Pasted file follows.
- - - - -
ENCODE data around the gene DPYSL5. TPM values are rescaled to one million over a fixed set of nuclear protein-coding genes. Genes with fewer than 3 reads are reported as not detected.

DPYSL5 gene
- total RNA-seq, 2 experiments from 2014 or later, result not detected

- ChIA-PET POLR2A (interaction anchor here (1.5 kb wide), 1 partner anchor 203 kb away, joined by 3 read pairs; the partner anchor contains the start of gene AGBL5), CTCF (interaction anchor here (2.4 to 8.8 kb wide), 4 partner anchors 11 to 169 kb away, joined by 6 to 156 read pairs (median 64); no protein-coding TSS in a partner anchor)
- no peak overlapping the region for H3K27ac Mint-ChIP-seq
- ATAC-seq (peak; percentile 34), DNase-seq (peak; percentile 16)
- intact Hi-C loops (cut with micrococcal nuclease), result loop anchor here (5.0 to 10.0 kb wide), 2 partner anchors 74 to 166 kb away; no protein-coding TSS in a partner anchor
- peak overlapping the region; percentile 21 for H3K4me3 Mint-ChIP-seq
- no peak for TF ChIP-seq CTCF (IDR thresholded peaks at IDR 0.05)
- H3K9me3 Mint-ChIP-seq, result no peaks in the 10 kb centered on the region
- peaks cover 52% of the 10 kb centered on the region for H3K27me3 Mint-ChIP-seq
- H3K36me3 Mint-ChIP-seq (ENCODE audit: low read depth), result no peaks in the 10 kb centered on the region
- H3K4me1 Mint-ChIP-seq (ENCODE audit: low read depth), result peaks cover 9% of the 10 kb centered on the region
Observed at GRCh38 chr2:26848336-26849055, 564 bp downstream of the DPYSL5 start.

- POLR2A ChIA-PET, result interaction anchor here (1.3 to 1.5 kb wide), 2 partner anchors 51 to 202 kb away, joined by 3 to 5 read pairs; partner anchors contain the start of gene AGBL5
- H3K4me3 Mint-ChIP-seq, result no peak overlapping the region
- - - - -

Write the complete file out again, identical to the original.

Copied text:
ENCODE data around the gene DPYSL5. TPM values are rescaled to one million over a fixed set of nuclear protein-coding genes. Genes with fewer than 3 reads are reported as not detected.

DPYSL5 gene
- total RNA-seq, 2 experiments from 2014 or later, result not detected

- ChIA-PET POLR2A (interaction anchor here (1.5 kb wide), 1 partner anchor 203 kb away, joined by 3 read pairs; the partner anchor contains the start of gene AGBL5), CTCF (interaction anchor here (2.4 to 8.8 kb wide), 4 partner anchors 11 to 169 kb away, joined by 6 to 156 read pairs (median 64); no protein-coding TSS in a partner anchor)
- no peak overlapping the region for H3K27ac Mint-ChIP-seq
- ATAC-seq (peak; percentile 34), DNase-seq (peak; percentile 16)
- intact Hi-C loops (cut with micrococcal nuclease), result loop anchor here (5.0 to 10.0 kb wide), 2 partner anchors 74 to 166 kb away; no protein-coding TSS in a partner anchor
- peak overlapping the region; percentile 21 for H3K4me3 Mint-ChIP-seq
- no peak for TF ChIP-seq CTCF (IDR thresholded peaks at IDR 0.05)
- H3K9me3 Mint-ChIP-seq, result no peaks in the 10 kb centered on the region
- peaks cover 52% of the 10 kb centered on the region for H3K27me3 Mint-ChIP-seq
- H3K36me3 Mint-ChIP-seq (ENCODE audit: low read depth), result no peaks in the 10 kb centered on the region
- H3K4me1 Mint-ChIP-seq (ENCODE audit: low read depth), result peaks cover 9% of the 10 kb centered on the region
Observed at GRCh38 chr2:26848336-26849055, 564 bp downstream of the DPYSL5 start.

- POLR2A ChIA-PET, result interaction anchor here (1.3 to 1.5 kb wide), 2 partner anchors 51 to 202 kb away, joined by 3 to 5 read pairs; partner anchors contain the start of gene AGBL5
- H3K4me3 Mint-ChIP-seq, result no peak overlapping the region